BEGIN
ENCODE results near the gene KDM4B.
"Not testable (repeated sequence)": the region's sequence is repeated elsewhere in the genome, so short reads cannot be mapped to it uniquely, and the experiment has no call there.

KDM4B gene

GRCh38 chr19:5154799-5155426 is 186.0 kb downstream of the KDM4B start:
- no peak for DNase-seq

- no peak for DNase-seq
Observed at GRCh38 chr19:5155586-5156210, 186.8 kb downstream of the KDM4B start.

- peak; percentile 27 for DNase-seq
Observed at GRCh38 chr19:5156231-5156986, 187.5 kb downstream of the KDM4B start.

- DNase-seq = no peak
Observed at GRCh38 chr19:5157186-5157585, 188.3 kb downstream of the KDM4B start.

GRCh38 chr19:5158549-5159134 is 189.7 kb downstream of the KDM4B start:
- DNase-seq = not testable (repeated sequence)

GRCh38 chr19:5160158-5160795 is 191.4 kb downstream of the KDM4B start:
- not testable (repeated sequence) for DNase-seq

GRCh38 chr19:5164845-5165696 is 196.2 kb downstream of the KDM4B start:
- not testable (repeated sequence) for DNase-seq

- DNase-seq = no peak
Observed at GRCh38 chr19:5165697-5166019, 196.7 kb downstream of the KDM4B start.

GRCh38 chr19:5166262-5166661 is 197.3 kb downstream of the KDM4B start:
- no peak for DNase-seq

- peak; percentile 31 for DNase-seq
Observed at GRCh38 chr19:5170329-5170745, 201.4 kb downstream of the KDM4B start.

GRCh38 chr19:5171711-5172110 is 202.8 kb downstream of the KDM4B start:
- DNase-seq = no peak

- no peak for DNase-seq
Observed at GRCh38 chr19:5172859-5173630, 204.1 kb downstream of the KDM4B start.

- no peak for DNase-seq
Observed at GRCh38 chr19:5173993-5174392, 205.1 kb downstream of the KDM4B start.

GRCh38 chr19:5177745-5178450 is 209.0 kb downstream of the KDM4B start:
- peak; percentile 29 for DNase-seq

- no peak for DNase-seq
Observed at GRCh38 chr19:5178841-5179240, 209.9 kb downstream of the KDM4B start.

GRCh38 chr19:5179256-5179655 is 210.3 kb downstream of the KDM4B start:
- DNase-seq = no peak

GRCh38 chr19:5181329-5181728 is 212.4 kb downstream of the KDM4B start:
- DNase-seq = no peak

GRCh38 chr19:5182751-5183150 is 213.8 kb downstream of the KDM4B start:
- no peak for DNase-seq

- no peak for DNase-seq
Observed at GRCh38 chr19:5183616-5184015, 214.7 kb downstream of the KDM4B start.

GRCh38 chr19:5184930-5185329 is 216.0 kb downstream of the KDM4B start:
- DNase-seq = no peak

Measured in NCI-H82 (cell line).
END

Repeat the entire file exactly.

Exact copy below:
ENCODE results near the gene KDM4B.
"Not testable (repeated sequence)": the region's sequence is repeated elsewhere in the genome, so short reads cannot be mapped to it uniquely, and the experiment has no call there.

KDM4B gene

GRCh38 chr19:5154799-5155426 is 186.0 kb downstream of the KDM4B start:
- no peak for DNase-seq

- no peak for DNase-seq
Observed at GRCh38 chr19:5155586-5156210, 186.8 kb downstream of the KDM4B start.

- peak; percentile 27 for DNase-seq
Observed at GRCh38 chr19:5156231-5156986, 187.5 kb downstream of the KDM4B start.

- DNase-seq = no peak
Observed at GRCh38 chr19:5157186-5157585, 188.3 kb downstream of the KDM4B start.

GRCh38 chr19:5158549-5159134 is 189.7 kb downstream of the KDM4B start:
- DNase-seq = not testable (repeated sequence)

GRCh38 chr19:5160158-5160795 is 191.4 kb downstream of the KDM4B start:
- not testable (repeated sequence) for DNase-seq

GRCh38 chr19:5164845-5165696 is 196.2 kb downstream of the KDM4B start:
- not testable (repeated sequence) for DNase-seq

- DNase-seq = no peak
Observed at GRCh38 chr19:5165697-5166019, 196.7 kb downstream of the KDM4B start.

GRCh38 chr19:5166262-5166661 is 197.3 kb downstream of the KDM4B start:
- no peak for DNase-seq

- peak; percentile 31 for DNase-seq
Observed at GRCh38 chr19:5170329-5170745, 201.4 kb downstream of the KDM4B start.

GRCh38 chr19:5171711-5172110 is 202.8 kb downstream of the KDM4B start:
- DNase-seq = no peak

- no peak for DNase-seq
Observed at GRCh38 chr19:5172859-5173630, 204.1 kb downstream of the KDM4B start.

- no peak for DNase-seq
Observed at GRCh38 chr19:5173993-5174392, 205.1 kb downstream of the KDM4B start.

GRCh38 chr19:5177745-5178450 is 209.0 kb downstream of the KDM4B start:
- peak; percentile 29 for DNase-seq

- no peak for DNase-seq
Observed at GRCh38 chr19:5178841-5179240, 209.9 kb downstream of the KDM4B start.

GRCh38 chr19:5179256-5179655 is 210.3 kb downstream of the KDM4B start:
- DNase-seq = no peak

GRCh38 chr19:5181329-5181728 is 212.4 kb downstream of the KDM4B start:
- DNase-seq = no peak

GRCh38 chr19:5182751-5183150 is 213.8 kb downstream of the KDM4B start:
- no peak for DNase-seq

- no peak for DNase-seq
Observed at GRCh38 chr19:5183616-5184015, 214.7 kb downstream of the KDM4B start.

GRCh38 chr19:5184930-5185329 is 216.0 kb downstream of the KDM4B start:
- DNase-seq = no peak

Measured in NCI-H82 (cell line).